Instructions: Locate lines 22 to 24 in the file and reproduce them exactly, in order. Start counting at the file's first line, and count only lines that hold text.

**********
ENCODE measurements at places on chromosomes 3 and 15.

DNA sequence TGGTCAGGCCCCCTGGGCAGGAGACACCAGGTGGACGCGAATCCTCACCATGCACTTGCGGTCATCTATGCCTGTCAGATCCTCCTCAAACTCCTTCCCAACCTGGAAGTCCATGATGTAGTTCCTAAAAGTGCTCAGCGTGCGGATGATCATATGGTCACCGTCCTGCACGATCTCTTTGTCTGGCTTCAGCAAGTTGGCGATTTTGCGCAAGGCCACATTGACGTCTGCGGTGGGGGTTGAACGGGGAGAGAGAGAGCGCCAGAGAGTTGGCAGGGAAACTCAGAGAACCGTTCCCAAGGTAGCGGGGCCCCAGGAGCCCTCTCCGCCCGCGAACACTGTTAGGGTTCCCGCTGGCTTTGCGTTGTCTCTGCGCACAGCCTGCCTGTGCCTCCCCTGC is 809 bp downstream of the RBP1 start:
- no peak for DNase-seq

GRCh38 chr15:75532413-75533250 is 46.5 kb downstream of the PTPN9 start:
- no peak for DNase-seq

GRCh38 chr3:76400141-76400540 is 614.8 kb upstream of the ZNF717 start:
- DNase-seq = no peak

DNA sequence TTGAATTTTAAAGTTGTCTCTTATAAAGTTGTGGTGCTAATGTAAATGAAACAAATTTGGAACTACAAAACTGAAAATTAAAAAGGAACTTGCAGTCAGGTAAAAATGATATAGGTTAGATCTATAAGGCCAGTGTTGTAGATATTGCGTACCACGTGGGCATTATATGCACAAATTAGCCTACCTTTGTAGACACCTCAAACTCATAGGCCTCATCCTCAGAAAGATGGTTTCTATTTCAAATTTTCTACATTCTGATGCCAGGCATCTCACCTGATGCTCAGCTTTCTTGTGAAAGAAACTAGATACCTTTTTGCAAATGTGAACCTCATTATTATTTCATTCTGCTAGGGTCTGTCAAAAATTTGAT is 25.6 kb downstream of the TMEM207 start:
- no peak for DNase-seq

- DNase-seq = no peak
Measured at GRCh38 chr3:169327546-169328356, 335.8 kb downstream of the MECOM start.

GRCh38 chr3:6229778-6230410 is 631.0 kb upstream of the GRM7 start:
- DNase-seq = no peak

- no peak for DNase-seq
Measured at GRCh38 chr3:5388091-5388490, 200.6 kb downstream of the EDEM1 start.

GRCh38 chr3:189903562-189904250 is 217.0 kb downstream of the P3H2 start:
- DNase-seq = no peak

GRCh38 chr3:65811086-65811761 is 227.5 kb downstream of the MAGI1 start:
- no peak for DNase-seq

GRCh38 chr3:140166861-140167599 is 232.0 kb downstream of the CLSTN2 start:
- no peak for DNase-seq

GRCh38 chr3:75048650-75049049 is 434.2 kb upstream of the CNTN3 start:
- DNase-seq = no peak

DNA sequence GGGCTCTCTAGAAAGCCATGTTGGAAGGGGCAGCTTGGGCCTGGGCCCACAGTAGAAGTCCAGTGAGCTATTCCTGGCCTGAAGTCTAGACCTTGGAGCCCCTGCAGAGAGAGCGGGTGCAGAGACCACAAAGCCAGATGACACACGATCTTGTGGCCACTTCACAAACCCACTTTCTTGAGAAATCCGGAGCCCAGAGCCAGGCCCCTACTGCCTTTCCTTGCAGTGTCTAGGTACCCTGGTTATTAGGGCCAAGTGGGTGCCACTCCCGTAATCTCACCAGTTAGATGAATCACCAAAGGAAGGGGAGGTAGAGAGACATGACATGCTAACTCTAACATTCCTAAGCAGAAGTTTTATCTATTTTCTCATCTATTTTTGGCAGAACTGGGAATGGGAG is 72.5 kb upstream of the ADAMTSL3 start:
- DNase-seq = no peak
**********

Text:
GRCh38 chr3:75048650-75049049 is 434.2 kb upstream of the CNTN3 start:
- DNase-seq = no peak

DNA sequence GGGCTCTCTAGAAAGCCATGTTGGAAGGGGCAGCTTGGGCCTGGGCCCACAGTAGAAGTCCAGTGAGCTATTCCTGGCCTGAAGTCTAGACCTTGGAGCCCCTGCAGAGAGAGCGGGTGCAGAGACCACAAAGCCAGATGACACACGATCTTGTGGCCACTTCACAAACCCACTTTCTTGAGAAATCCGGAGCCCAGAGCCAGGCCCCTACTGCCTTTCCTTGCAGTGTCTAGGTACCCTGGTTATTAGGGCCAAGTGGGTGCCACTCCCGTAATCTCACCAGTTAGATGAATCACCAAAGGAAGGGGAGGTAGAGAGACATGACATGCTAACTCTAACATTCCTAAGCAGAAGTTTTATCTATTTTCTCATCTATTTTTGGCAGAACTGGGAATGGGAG is 72.5 kb upstream of the ADAMTSL3 start: